He orders the ghost to “avaunt, and quit my sight! Let the earth hide thee. Thy bones are marrowless, thy blood is cold. Thou hast no speculation in those eyes Which thou dost glare with!” (3.4.97-100). This is his guilt that is overwhelming, and proves his inner conflict at this time. He is extremely distressed and tells his guests to leave. This is an example of his detrimental conscience which won’t let him be at peace because of his actions. On the outside, Macbeth seems ruthless, but on the inside, he is troubled by his deeds and it is affecting him.

Macbeth’s final act of murder is his ultimate immoral deed, and ensures his lack of morals at this point in the play. He orders Macduff to be murdered, and when he finds out that he is not in town, he proceeds with the ordered killing of Macduff's entire family. This proves to be an extreme low for Macbeth and this time, he is remorseless. Rosse informs Macduff of what happened, “ Your castle is surpris’d; your wife, and babes, Savagely slaughter’d. 

To relate the manner, Were on the quarry of these murder’d deer To add the death of you” (4.3.204-207). This shows the absolute vaulting ambition of Macbeth to kill anyone for his goal. When Macbeth hears of his wifes’ suicide, his reaction is minimal, “she should of died here after” (5.5.17). Lady Macbeth killed herself out of immense guilt for her husband's actions and Macbeth is immune to it. This shows the level of corruption and immorality that has befallen Macbeth, where his previous standards are broken. Macduff brings the end of the play to justice by killing Macbeth, so him and his wife have come to their proper end.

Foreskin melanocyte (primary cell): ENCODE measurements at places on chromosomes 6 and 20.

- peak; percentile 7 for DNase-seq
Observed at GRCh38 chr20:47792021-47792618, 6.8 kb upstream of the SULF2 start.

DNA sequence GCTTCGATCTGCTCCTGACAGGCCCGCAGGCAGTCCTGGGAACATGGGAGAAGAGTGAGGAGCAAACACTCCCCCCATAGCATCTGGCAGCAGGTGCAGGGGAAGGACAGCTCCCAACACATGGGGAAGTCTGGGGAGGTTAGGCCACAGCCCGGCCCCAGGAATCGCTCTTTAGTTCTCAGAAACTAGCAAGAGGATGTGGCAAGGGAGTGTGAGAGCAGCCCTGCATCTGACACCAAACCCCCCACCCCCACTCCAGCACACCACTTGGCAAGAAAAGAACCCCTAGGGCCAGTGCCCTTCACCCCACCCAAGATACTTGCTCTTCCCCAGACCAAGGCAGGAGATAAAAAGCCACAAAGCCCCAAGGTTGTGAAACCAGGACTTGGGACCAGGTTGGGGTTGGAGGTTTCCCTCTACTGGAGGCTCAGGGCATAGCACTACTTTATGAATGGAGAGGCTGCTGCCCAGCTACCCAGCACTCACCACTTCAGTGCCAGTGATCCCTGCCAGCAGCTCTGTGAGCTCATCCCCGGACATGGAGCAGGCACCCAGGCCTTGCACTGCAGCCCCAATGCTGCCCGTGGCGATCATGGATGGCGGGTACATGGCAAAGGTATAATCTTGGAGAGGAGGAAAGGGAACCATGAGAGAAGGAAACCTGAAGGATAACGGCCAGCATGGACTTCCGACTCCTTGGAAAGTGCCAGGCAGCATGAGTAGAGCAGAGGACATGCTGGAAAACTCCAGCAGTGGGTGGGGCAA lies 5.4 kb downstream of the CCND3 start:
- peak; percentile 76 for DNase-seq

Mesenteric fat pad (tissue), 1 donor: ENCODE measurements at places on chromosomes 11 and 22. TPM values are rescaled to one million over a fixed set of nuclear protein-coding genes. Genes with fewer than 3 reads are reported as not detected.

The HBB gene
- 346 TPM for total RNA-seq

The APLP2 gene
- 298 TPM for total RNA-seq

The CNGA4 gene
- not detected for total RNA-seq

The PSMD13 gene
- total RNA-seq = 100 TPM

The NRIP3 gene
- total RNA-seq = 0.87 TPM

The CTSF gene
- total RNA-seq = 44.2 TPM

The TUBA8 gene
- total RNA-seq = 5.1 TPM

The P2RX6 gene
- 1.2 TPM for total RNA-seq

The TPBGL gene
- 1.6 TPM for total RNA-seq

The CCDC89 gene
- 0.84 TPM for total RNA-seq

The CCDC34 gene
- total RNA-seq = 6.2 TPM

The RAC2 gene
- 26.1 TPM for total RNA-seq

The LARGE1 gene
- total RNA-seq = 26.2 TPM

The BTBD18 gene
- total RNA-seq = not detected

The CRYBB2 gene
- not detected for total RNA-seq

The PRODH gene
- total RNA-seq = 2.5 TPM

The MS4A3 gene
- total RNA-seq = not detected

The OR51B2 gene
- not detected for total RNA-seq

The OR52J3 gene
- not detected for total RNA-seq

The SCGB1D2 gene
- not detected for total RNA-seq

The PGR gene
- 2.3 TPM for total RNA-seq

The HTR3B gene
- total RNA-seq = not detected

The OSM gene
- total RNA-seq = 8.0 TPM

As individual characters, Macbeth and Lady Macbeth progressed as distinct levels of moralities throughout the play, and wrestled with their consciences greatly. Macbeth’s tragic flaw of greed dominates his once worthy morals as a noble subject. His unchecked ambition became corrupted the minute that he commited his first murder, and only increased in evil. Lady Macbeth started with ambition for her husband which progressed into a soul wrenching guilt for her crimes. This is a good example of her objective morals returning, but Macbeth lost anything he had after his greed overtook him. 

This play should be considered moral when the characters feel guilty after a bad deed is done. After they cease to feel remorse, it is then immoral because without a guilty conscience, they are tyrannical. The downfall and death of Macbeth is completed when he gets what he deserves for his acts of murder, treason, and betrayal, especially as a trusted subject of the former King. Macbeth was ruined through his excessive, greedy, and ruthless ambition for power. Moral truth is not defined by any certain character or person, but instead by the authority of natural law. The Tragedy of Macbeth is truly a tragedy that begins with the high moral status of Macbeth and ends with his fall from grace into absolute immorality due to serious error in judgement and unchecked ambition.